The solution against the fraudulent CNE machinery is elsewhere: confronting the CNE with reasonable demands, properly documented in front of international observers, setting a deadline for those demands to be fulfilled, explain to all why, and then forget abut the CNE. Let SUMATE deal with the CNE and go out motivate voters, rouse the country. When the dead line comes, then we will see.

What is important is that the opposition does not get mired in a sterile debate about naming a suitable CNE: it is not going to happen the good way. For memory, the Chavez named CNE of 1999 failed miserably in organizing the 2000 May election. These had to be suddenly postponed to August and in the debacle a new CNE was named on the spot. This could happen any time before December 2006 if the political situation does require it. To get rid of Chavez, who cares if elections are postponed by a couple of months!

I am allowing myself to offer a concrete plan. I am sure, I truly hope, that political “experts” in the opposition can come up with something much better.

Step 1. Have all presidential candidates gather and name a commission which includes, or, even better, is led, by SUMATE. Name it officially as your link to the CNE. Confront the CNE with its unwillingness to deal with SUMATE and measure their mettle. Force a political crisis if necessary right now if the CNE refuses to receive your representatives and SUMATE. Since SUMATE is included among others, the CNE should yield. You provide a face saving device by mixing up your representation with SUMATE and SUMATE walks in.

Step 2. Set clear and precise conditions to participate and set a deadline(s). An early deadline should at least be set as to what pertains the campaign process. The CNE will try to dodge the issue and then concede it when it will be meaningless, in front of observers so as to look good. Opposition candidates need to have at least 2 months of real campaign. September 1 should be a goal for certain changes such as a better control of public finances, access to state media and access to the electoral rolls to check for fraud there or target electors the way chavismo is doing (the chavista camp has all the info the CNE is refusing to yield to the opposition, make no mistake: chavismo claims they just “got it” by chance through the signature processes or “leaks”).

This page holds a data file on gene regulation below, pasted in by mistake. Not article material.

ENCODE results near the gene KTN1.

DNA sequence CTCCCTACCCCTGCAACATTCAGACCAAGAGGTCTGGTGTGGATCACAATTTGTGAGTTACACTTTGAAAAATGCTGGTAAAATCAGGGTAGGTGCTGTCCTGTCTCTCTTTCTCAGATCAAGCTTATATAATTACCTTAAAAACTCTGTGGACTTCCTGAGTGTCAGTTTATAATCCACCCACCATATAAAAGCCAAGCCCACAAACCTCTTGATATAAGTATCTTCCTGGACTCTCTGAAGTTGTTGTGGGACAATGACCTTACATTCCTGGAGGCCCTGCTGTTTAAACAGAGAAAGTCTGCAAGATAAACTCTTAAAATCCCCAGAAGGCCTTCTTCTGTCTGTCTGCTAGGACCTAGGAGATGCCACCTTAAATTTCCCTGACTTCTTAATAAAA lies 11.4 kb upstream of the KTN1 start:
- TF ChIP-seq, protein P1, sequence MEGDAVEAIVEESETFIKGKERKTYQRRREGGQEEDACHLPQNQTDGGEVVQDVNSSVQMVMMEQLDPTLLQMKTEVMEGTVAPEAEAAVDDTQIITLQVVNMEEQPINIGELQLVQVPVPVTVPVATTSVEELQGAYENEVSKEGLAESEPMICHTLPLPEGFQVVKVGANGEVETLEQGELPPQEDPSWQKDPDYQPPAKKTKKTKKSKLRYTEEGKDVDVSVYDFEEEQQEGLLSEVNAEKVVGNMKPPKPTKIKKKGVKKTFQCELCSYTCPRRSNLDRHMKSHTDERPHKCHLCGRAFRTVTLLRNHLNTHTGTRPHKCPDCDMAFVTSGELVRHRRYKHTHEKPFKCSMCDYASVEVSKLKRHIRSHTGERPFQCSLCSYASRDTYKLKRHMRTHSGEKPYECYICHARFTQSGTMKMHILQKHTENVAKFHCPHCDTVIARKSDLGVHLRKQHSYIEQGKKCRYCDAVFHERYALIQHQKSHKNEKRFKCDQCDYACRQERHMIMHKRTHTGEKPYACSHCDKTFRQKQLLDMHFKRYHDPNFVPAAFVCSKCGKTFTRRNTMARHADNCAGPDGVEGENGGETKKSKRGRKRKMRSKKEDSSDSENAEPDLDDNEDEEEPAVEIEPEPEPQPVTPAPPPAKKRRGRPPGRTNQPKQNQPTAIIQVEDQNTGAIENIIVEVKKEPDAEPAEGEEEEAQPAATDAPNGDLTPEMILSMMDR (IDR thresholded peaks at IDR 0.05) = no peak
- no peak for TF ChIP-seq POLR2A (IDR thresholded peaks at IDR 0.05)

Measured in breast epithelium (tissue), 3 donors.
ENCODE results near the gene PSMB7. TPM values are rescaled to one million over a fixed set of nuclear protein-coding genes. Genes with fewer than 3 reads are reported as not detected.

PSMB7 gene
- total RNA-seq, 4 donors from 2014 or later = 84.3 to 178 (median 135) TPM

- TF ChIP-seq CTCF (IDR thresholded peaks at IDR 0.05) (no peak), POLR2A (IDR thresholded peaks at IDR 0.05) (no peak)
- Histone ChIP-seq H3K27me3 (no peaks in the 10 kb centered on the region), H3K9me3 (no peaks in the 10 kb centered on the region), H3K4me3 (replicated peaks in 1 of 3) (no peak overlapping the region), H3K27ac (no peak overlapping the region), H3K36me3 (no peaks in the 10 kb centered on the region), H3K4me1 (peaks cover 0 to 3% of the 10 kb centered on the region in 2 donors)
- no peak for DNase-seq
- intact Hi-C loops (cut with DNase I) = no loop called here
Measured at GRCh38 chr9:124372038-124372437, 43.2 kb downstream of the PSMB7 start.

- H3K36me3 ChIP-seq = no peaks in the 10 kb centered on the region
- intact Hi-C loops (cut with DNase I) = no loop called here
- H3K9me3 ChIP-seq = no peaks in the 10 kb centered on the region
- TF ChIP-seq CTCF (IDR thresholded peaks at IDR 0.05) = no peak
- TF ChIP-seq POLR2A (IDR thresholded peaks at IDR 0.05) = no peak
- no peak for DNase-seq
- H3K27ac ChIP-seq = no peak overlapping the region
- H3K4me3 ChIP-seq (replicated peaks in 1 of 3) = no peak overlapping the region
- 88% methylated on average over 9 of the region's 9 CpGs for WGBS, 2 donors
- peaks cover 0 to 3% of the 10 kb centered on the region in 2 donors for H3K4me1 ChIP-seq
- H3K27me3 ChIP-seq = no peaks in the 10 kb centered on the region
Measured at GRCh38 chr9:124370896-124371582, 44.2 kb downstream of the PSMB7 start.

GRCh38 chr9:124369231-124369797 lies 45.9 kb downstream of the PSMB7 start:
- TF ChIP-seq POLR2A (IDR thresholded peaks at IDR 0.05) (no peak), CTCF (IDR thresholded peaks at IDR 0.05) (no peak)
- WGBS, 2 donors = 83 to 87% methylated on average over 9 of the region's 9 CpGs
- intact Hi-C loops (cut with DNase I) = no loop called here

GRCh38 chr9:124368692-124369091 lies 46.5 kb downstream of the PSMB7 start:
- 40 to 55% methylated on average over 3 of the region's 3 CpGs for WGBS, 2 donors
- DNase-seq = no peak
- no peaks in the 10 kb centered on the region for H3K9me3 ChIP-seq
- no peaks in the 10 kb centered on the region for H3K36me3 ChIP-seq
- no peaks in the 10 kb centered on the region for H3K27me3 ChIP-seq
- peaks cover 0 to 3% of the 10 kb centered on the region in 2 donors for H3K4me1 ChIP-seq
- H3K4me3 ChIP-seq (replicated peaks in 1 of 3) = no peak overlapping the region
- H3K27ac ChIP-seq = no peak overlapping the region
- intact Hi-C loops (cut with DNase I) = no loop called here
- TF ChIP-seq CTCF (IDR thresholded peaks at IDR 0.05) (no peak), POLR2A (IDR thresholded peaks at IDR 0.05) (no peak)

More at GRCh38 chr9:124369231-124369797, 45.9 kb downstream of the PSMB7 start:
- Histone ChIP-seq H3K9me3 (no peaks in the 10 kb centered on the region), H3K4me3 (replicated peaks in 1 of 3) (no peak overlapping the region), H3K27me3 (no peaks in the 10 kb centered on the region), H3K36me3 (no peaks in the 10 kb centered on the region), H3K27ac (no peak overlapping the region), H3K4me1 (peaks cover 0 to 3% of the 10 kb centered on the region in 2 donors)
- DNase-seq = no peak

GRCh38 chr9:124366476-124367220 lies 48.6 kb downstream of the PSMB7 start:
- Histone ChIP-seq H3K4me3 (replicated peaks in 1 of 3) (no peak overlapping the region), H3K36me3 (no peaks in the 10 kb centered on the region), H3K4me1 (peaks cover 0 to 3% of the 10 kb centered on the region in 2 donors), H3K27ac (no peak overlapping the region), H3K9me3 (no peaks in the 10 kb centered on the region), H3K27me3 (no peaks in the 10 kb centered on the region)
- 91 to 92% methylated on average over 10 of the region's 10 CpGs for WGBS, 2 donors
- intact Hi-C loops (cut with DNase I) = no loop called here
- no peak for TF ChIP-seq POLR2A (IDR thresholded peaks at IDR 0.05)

Step 3. While opposition candidate(s) campaigns discuss the actual voting process in the background (do not let it become the campaign theme). Be it the finger printing machines, or the voting audit range, make sure to reach an agreement at least 3 full weeks before election. To withdraw from the election is it essential that it is made early enough to make sure two things: 1) that Chavez is uncomfortably alone long enough on the trail to start looking ridiculous and 2) to have time to organize a quick abstention campaign. But this deadline should be short enough to make sure that Chavez does not have time to add a surprise move such as putting on the ballot a referendum.

In other words it is essential that the opposition candidates maintain the CNE on the defensive. And there are ways to do that, one of them is limited and strong negotiation that the CNE cannot afford to break at this point.

Conclusion 3

The CNE is the boogey man displayed by chavismo to hide the real problems of Venezuelan elections: the unfair state advantage in financing all sorts of vote buying social programs (“Mision Spigot” as Francisco Toro calls them); the unfair state advantage in financing the Chavez campaign itself; the legal and emotional set up to hinder the opposition campaign against Chavez. In front of that strategy the CNE is a mere agent.

Besides, directing complaints against the CNE is a waste of time for an additional reason: there is no certainty at all that Chavez wants an election come December. All the recent activities and provocations, from Peru to Tibisay Lucena at the CNE head, indicate that Chavez might be looking for a conflict that will serve as an excuse to take away cumbersome electoral processes which absence in Cuba has never stopped Fidel from being received as a dignitary by more than a sucker. This blogger is not adverse at thinking that Chavez wants to force the opposition out of the electoral arena, and if a conflict with the opposition or the Empire is needed, so be it. But there is no way that Chavez will ever again run in a free and fair election.

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1) Carlos Blanco in el Universal of Sunday does get that 4 to 0 count. I did write it in an early draft before I read it there. I report this in case someone read the Blanco column, not to state who got the idea first, but rather to amuse myself with the cliché “Great minds think alike”.